Communication Arts’ 17th Annual Interactive Annual Awards

Communication Arts’ interactive annual winners were selected in this month’s 17th edition of the competition. This year’s panel of jurors spent 10 weeks sifting through and discerning the best 35 projects to be showcased—a job I do not envy.

The projects were divided into five categories: Advertising, Information Design, Entertainment, Self-Promotion and Experimental.

There are some really amazing projects that are worth checking out. Visit the site here for more.

A few picks:


Per Communication Arts: “Overview: When Forever 21 claimed the iconic Virgin Record store in Times Square as its new flagship location, its goal was to stop the 500,000 daily passersby dead in their tracks. The result is a digital display that’s the center of attention on pop culture’s biggest stage. The billboard is broken into multiple LED surfaces at the heart of which is a high-definition main display that features a rotating schedule of content and models that interact over a live video feed of pedestrians. A companion Web site served as a means to connect the Forever 21 community. The online hub allowed users to see the billboard live, real-time tweets and fashion/culture tips that match the brand’s youthful, fast-moving image.”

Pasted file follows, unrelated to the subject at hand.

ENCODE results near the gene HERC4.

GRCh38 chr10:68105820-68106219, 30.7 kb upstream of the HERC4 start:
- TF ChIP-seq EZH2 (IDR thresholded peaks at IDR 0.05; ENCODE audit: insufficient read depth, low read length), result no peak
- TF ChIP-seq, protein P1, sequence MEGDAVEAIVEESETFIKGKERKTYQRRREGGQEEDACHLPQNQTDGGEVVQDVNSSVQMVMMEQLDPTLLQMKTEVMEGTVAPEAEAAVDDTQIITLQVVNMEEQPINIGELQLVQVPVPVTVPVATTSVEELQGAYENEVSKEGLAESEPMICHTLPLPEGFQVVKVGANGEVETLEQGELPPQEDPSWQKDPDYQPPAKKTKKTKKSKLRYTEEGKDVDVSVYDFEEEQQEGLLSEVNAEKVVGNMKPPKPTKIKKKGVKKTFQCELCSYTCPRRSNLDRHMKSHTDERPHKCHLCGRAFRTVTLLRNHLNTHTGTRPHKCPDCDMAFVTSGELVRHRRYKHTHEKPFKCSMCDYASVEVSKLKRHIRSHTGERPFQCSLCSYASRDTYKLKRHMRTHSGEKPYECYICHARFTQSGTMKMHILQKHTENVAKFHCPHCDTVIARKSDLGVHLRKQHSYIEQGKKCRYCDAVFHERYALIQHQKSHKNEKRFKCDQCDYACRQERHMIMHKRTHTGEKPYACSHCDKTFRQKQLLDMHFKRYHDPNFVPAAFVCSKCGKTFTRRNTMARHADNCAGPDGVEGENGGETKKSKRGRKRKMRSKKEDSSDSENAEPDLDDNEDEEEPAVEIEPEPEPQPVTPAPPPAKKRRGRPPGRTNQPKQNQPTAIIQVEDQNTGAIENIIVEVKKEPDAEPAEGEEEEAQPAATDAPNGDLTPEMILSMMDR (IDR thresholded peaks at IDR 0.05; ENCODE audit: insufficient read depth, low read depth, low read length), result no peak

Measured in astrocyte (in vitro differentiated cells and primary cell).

Per Communication Arts: “Overview: During the holiday season, consumers are jaded by the glut of shallow and meaningless marketing tactics from corporations. Starbucks stood out from the clutter with this multimedia campaign that raised awareness and donations for the Global Fund to Fight AIDS in Africa. On December 7, 2009, musicians in 156 countries sang All You Need Is Loveat exactly the same time. The performances were streamed onto screens at an event and broadcast live at and a video featuring all the performances was posted on YouTube. The entire Internet audience was encouraged to get involved in multiple visitor-participation options, each resulting in a donation from Starbucks, including participating in the worldwide sing-along and contributing to a crowdsourced tapestry of Love Drawings.”


Per Communication Arts: “Overview: LEGO Photo, available free at the iTunes App Store, was a component of the 2010 LEGO Cl!ck campaign and the first official iPhone application for LEGO. The app works with saved images on the iPhone and iPod touch and lets consumers immortalize their favorite images in LEGO form. Users can simply choose a photo from an existing gallery or point the camera to snap a photo then touch the screen to watch their masterpiece build. Additional screen taps show each portrait in nine different color palettes. And, celebrating the portraits is easy; users can upload them to social networking pages, e-mail or print them and tweet them using #legoclick.”

Author: Eric Swenson


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